1968 First photo of Earth from space was taken during the Apollo 8 mission. Earthrise shows our planet rising over the moon. The Earth’s beauty contrasted with the dead surface of the moon helped people fall in love with it and see how precious it is and for the photographer, William Anders, human conflict and loyalty to divisive causes looked so petty. “This is the only home we have and yet we’re busy shooting at each other, threatening nuclear war, and wearing suicide vests,” he said. “It amazes me.”
1969 Cuyahoga River in Cleveland was so polluted with industrial wastes that it caught fire and burned.
1969 Santa Barbara oil spill causes by inadequate safety regulations, spilled 21,000 gallons of oil off the coast of California, killing thousands of animals. The explosion it caused cracked the sea floor!
By 1970, people in the US had had enough. In 1970 , the EPA (Environmental Protection Agency) was created. Environmental laws increase from 20-120.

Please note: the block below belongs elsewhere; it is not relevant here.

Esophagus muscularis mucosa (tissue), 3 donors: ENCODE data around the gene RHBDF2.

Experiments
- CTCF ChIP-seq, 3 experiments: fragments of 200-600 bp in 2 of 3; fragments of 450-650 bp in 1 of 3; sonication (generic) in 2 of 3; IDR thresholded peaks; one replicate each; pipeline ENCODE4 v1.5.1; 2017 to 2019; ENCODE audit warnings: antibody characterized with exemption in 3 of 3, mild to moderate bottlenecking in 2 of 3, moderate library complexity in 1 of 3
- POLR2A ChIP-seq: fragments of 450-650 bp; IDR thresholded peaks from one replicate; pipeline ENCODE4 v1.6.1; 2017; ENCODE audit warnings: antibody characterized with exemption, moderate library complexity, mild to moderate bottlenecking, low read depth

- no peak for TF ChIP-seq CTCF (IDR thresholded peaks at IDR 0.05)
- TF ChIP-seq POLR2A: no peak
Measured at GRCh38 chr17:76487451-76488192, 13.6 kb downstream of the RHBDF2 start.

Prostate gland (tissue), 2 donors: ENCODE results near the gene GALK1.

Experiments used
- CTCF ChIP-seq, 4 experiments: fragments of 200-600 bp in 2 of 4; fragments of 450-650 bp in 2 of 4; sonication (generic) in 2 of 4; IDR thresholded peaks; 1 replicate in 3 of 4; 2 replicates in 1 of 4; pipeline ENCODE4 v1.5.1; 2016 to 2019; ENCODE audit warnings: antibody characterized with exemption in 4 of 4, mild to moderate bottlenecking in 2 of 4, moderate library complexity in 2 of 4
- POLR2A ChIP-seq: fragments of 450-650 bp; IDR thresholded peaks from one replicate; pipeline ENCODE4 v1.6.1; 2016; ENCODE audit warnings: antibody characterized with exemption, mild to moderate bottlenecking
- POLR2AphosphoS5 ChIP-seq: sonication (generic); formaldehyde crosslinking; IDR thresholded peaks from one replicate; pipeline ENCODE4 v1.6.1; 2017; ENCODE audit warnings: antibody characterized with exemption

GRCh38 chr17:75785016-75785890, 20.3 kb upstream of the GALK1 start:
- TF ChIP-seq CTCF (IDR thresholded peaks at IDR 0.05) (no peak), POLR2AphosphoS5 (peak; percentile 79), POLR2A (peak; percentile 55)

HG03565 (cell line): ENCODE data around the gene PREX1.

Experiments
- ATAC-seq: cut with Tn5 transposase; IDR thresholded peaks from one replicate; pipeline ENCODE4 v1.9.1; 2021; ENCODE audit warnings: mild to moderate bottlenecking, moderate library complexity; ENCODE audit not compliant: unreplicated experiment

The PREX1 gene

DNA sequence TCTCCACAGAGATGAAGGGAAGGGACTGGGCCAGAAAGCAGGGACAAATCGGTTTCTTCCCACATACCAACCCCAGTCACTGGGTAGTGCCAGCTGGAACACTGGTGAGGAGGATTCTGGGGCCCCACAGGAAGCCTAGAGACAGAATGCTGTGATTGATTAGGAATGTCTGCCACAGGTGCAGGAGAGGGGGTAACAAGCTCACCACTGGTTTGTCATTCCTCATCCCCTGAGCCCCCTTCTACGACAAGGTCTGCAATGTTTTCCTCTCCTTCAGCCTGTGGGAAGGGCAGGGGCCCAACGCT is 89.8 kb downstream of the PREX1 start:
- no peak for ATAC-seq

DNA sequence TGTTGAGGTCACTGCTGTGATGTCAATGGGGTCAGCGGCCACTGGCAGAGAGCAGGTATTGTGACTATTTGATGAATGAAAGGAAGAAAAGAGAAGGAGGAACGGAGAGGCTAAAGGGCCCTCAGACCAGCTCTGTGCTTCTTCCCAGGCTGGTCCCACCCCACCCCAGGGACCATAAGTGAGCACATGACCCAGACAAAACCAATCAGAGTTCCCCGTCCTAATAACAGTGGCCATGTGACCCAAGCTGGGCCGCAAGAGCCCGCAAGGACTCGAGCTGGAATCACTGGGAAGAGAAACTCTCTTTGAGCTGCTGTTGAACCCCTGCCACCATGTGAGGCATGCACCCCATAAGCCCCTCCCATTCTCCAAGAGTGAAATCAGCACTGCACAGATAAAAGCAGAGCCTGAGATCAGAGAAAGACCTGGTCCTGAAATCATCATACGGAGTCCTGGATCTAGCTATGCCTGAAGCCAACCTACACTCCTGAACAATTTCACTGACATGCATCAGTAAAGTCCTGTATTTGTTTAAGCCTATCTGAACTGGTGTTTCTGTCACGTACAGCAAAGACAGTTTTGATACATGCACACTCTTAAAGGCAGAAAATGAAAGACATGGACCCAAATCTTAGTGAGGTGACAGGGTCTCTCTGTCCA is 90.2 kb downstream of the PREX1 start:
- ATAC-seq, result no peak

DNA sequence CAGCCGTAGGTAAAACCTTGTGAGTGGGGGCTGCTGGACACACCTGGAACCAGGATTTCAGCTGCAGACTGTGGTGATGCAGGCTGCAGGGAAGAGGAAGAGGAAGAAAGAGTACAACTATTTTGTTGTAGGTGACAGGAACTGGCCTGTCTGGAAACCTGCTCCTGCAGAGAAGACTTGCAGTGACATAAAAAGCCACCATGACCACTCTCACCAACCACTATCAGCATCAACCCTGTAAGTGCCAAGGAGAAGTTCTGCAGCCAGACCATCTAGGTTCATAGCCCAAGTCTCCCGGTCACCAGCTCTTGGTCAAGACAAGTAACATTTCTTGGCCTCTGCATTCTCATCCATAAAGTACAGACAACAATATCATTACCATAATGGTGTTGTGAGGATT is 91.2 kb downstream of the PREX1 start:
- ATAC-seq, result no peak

•1970 First Earth Day on April 22 was celebrated.
•A major advancement in environmental science came when the field of analytical chemistry (testing for chemical composition) was developed in the US in the 1960s and 70s. This new branch of chemistry revealed that small amounts of synthetic chemicals persisted in the environment. Before this time, they were undetectable and assumed to be broken down when put into the air and water. I’m an analytical chemist and perhaps my love of environmentalism is at the core of it.
In 1989 75% of people in US identified themselves as environmentalists. Recently, this has fallen to 42%, in part because it has been wantonly politicized and partly because the problems are less obvious.